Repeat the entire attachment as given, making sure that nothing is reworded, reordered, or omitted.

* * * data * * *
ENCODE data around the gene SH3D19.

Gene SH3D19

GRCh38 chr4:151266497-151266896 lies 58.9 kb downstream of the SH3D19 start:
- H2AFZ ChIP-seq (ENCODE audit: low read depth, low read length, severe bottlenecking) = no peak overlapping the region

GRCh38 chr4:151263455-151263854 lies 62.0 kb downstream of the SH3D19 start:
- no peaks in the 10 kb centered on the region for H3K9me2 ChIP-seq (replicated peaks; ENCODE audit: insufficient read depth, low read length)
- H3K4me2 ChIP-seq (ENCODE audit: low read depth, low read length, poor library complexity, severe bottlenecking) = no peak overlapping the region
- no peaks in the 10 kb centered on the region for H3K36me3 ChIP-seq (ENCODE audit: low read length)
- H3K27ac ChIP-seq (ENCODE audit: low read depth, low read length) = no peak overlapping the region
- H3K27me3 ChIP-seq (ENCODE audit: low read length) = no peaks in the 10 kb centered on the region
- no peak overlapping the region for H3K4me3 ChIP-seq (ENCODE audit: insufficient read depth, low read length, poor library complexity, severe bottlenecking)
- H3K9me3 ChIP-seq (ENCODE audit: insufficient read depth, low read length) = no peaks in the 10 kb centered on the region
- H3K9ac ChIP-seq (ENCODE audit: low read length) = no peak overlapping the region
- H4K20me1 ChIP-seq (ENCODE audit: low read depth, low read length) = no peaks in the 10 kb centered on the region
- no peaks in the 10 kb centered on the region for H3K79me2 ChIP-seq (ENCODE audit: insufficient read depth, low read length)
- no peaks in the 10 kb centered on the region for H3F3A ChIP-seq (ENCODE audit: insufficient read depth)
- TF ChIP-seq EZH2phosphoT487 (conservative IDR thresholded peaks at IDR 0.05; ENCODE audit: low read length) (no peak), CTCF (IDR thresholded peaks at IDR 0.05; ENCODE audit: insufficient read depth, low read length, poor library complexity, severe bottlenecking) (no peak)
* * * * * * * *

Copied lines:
ENCODE data around the gene SH3D19.

Gene SH3D19

GRCh38 chr4:151266497-151266896 lies 58.9 kb downstream of the SH3D19 start:
- H2AFZ ChIP-seq (ENCODE audit: low read depth, low read length, severe bottlenecking) = no peak overlapping the region

GRCh38 chr4:151263455-151263854 lies 62.0 kb downstream of the SH3D19 start:
- no peaks in the 10 kb centered on the region for H3K9me2 ChIP-seq (replicated peaks; ENCODE audit: insufficient read depth, low read length)
- H3K4me2 ChIP-seq (ENCODE audit: low read depth, low read length, poor library complexity, severe bottlenecking) = no peak overlapping the region
- no peaks in the 10 kb centered on the region for H3K36me3 ChIP-seq (ENCODE audit: low read length)
- H3K27ac ChIP-seq (ENCODE audit: low read depth, low read length) = no peak overlapping the region
- H3K27me3 ChIP-seq (ENCODE audit: low read length) = no peaks in the 10 kb centered on the region
- no peak overlapping the region for H3K4me3 ChIP-seq (ENCODE audit: insufficient read depth, low read length, poor library complexity, severe bottlenecking)
- H3K9me3 ChIP-seq (ENCODE audit: insufficient read depth, low read length) = no peaks in the 10 kb centered on the region
- H3K9ac ChIP-seq (ENCODE audit: low read length) = no peak overlapping the region
- H4K20me1 ChIP-seq (ENCODE audit: low read depth, low read length) = no peaks in the 10 kb centered on the region
- no peaks in the 10 kb centered on the region for H3K79me2 ChIP-seq (ENCODE audit: insufficient read depth, low read length)
- no peaks in the 10 kb centered on the region for H3F3A ChIP-seq (ENCODE audit: insufficient read depth)
- TF ChIP-seq EZH2phosphoT487 (conservative IDR thresholded peaks at IDR 0.05; ENCODE audit: low read length) (no peak), CTCF (IDR thresholded peaks at IDR 0.05; ENCODE audit: insufficient read depth, low read length, poor library complexity, severe bottlenecking) (no peak)